High Country News, Weather, and Bulletins

Todays ForecastToday:
67°F | 42°F | %
Tomorrows ForecastTomorrow:
60°F | 38°F | %
  Swap Shop Online
Home Sports Weather Classifieds Jobs Real Estate Autos
Lenoir Corrections Officer Sentenced PDF Print
Written by Steve Frank   
Saturday, 27 April 2013 07:59

A  former  North  Carolina  probation  officer  was  sentenced  on Thursday,  April  25, 2013,  in U.S. District Court to serve 17 months in prison for extortion and drug  trafficking  offenses  involving  persons  under  his  supervision,  announced  Anne  M. Tompkins, U.S. Attorney for the Western District of North Carolina. James David Franklin, 46, of Lenoir, was also sentenced to three years of supervised release following his prison term. According  to  court  documents  and  court  proceedings,  from  April  2001  through  July 2010,  Franklin,  who was  employed  as  a  Surveillance  Officer  by  the  North  Carolina  Department  of  Corrections, supervised  probationers  on intensive supervision in Burke and Caldwell Counties. Court records indicate that from in or about July 2009 to in or about July 2010, Franklin used his position on multiple occasions to extort drugs from an individual who had been under Franklin’s supervision, including methamphetamine and hydrocodone. Court records show that Franklin would arrange to retrieve the narcotics from the specific probationer’s  driveway  in  exchange  for  cash.   Law  enforcement  officers  were  alerted  to  Franklin’s conduct  when the probationer  complained  to  his  federal  probation  officer. According to court records, Franklin was apprehended by law enforcement officers when he went to the probationer’s house to deliver the hydrocodone pills in exchange for $375 in cash. In  December  2011,  Franklin  pleaded  guilty  to  one  count  of  extortion  under  color  of official right and one count of possession with intent to distribute hydrocodone. Franklin has been in custody since April 2011. He will be transferred to the custody of the Federal Bureau of Prisons upon designation of a federal facility.  All federal sentences are served without the possibility of parole. The  investigation  was  handled  by  the  FBI  and  SBI.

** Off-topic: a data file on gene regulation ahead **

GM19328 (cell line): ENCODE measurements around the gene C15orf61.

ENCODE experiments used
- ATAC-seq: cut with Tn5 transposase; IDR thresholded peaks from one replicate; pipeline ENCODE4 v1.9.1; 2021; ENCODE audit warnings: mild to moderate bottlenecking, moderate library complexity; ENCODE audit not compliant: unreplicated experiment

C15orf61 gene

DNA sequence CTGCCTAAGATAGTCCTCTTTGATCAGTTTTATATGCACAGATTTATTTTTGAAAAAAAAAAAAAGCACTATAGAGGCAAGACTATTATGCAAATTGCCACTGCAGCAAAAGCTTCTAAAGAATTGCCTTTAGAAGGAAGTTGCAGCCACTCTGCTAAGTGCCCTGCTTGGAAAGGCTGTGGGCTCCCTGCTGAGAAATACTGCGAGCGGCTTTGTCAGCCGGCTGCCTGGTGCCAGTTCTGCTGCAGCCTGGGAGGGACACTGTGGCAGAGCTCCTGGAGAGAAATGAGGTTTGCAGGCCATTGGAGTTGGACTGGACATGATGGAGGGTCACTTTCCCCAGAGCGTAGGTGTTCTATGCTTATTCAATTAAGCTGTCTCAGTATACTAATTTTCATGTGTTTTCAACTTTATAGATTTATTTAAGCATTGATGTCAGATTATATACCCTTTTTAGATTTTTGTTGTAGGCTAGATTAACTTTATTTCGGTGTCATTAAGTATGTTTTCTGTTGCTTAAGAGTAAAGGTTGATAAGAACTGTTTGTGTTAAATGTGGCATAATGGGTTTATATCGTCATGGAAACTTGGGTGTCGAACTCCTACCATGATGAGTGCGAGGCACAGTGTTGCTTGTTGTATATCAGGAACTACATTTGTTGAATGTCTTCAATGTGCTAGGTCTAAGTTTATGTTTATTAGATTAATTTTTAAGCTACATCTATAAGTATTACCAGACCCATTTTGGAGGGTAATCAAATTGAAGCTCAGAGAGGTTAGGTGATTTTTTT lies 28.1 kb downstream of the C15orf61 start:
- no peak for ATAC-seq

Prev ArticleNext Article
Share This Article:
Facebook Twitter Pinterest Email